The plaintiff franchisee should show that there are genuine issues concerning whether the franchisor’s anticompetitive actions and the limited choices available to the franchisees had destroyed the interchangeability or cross-elasticity of demand between products approved by franchisers and other similar products.
Tominaga v. Shepherd, 682 F. Supp. 1489 (C.D. Cal. 1988), held that:
Tying arrangements, therefore, receive per se condemnation only when “the seller has some special ability, usually called “market power,” to force a purchaser to do something that he would not do in a competitive market.” Hyde, 466 U.S. at 13-14, 104 S. Ct. at 1558-1559. 682 F. Supp. at 1493.
The plaintiff franchise should show that the defendant franchisor has this “special ability” as a result of the franchisor-franchisee relationship it had with the plaintiff franchisee. It also should show that the defendant franchisor specifically prohibited and provided negative inducements for the plaintiff franchisee to purchase products on the open market. Tominaga went on to hold that:
Courts have identiﬁed three sources of market power: (1) when the government has granted the seller “a patent or similar monopoly over a product,” (2) when the seller’s share of the market is high and (3) when the seller offers a “unique” product that competitors are not able to offer. Mozart, 833 F.2d at 1345-1346
The District Court in In Re Mercedes-Benz Antitrust Litigation, 157 F. Supp. 2d 355 (D.N.J. 2001), said:
The defendant franchisor complains that the plaintiff franchisees have made no attempt to define either a geographic or product market in which the defendant franchisor is alleged to have wrongfully conspired to interfere with competition. The defendant franchisor argues that this lack dooms the complaint. The plaintiff franchisee responds that their allegations state a per se violation of the Sherman Act. The plaintiff franchisee submits that where a per se violation is pled, as distinct from a violation subject to “rule of reason” analysis, no market deﬁ nition is required. The plaintiff franchisee [is] correct on both points. 157 F. Supp. 2d at 359 [emphasis added].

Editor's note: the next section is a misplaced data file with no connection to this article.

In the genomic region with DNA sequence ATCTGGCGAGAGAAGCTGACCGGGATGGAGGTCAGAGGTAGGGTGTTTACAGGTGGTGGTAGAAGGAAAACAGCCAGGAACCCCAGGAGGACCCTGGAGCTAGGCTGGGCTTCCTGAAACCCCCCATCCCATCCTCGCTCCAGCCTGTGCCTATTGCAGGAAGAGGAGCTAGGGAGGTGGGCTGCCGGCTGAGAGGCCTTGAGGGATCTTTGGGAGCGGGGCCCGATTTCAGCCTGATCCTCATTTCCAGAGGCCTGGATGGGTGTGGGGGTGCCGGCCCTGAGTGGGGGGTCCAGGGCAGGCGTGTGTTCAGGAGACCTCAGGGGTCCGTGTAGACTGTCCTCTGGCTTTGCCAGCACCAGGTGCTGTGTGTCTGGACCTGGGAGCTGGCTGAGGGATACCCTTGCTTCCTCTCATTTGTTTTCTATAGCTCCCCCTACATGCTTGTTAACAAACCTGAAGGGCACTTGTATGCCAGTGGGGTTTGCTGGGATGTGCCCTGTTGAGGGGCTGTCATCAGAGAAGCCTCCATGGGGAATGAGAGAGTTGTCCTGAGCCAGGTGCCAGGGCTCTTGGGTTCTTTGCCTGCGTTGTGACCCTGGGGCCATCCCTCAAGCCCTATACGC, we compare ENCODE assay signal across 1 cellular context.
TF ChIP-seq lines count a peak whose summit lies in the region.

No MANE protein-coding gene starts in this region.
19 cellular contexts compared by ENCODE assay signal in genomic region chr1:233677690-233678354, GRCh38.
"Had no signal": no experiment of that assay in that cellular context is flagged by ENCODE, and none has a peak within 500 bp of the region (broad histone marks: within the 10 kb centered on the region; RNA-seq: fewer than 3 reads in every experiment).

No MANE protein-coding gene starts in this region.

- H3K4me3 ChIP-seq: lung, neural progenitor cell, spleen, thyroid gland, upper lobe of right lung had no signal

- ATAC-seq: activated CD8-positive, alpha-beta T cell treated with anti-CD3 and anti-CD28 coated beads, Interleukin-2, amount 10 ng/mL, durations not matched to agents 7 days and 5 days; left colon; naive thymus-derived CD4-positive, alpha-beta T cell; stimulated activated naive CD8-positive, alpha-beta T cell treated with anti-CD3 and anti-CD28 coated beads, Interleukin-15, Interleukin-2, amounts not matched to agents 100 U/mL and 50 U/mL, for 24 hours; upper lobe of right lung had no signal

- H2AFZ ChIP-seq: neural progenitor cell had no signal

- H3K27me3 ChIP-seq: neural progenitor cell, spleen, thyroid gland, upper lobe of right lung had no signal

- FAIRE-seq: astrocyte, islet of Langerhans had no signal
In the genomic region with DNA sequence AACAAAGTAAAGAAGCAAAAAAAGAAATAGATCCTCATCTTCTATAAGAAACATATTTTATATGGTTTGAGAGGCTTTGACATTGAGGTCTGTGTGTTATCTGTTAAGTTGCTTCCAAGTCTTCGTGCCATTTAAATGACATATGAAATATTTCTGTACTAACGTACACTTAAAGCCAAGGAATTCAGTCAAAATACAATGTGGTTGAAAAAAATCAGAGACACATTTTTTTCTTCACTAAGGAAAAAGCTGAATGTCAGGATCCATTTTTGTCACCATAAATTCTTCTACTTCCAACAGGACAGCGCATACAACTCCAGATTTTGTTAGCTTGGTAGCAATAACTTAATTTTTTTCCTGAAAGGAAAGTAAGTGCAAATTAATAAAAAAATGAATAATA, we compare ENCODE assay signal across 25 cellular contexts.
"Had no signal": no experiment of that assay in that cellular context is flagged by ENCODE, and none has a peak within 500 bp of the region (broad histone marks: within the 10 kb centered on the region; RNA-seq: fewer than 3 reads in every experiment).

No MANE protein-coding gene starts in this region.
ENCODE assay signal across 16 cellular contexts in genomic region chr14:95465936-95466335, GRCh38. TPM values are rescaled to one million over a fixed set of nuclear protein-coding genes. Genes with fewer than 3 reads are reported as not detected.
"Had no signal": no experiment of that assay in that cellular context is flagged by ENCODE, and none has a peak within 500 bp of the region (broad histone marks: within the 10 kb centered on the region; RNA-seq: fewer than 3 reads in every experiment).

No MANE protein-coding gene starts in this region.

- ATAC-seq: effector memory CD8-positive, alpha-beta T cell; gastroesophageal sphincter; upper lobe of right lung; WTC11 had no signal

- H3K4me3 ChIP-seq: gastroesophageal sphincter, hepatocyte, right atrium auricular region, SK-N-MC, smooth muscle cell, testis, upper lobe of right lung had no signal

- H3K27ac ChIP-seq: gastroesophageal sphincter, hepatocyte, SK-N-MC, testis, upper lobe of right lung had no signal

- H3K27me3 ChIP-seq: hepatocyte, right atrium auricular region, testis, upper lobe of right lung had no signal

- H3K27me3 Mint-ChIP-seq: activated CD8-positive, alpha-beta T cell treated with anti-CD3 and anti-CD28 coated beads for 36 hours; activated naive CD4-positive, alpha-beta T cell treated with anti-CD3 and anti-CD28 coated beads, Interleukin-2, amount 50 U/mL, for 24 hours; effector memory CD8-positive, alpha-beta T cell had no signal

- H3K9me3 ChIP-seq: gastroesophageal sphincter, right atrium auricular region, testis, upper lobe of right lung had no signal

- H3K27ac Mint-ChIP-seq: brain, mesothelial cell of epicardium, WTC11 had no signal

The plaintiff franchisee should show that the defendant franchisor’s unique services cannot be exchanged for similar services provided by others because of the contractual restraints provided by the franchise agreement. This analysis that must be used to determine cross-elasticity of demand, which is at the core of the issue.
Standards for a Motion for Summary Judgment
The Supreme Court held in Associated Press v. United States, 326 U.S. 1 (1945); 326 U.S. 802, reh’g denied (1945); and 326 U.S. 803, reh’g denied (1945), that:
Rule 56 [of the Federal Rules of Civil Procedure] should be cautiously invoked to the end that parties may always be afforded a trial where there is a bona ﬁ de dispute of facts between them. Sartor v. Ark. Natural Gas Corp., 321 U.S. 620. 326 U.S. at 6.
Summary judgment is a tool to be used sparingly, and trial judges should be slow in disposing of a case of any complexity on a motion for summary judgment. S.J. Groves & Sons Co. v. Ohio Turnpike Comm’n, 315 F.2d 235 (6th Cir. 1963); 375 U.S. 824, cert. denied (1963); Tee-Pak Inc. v. St. Regis Paper Co., 491 F.2d 1193 (6th Cir.).
Summary judgment is a lethal weapon. Courts must be mindful of its aims and targets and beware of overkill in its use. Brunswick Corp. v. Vineberg, 370 F.2d 605 (5th Cir. 1967).
Summary judgment pursuant to Federal Rule of Civil Procedure 56 ordinarily is not a proper vehicle for resolution of disputes concerning state of mind and interpretations of perceived events. Schmidt v. McKay, 555 F.2d 30 (2d Cir. 1977).
The plaintiff franchisee should show that the facts presented thus far do not meet the standard for summary © 2008 Thomson Reuters/West. 5Franchise & Distribution judgment and that there are numerous material and disputed-facts issues.
Testimony by the defendant franchisor during their depositions can provide very convincing proof as to the factual conflicts in the case.
Summary and Conclusion
By taking a step-by-step approach, a plaintiff franchisee should be able to demonstrate enough facts to show that the defendant franchisor’s motion for summary judgment concerning its alleged violations of federal antitrust laws should not be granted.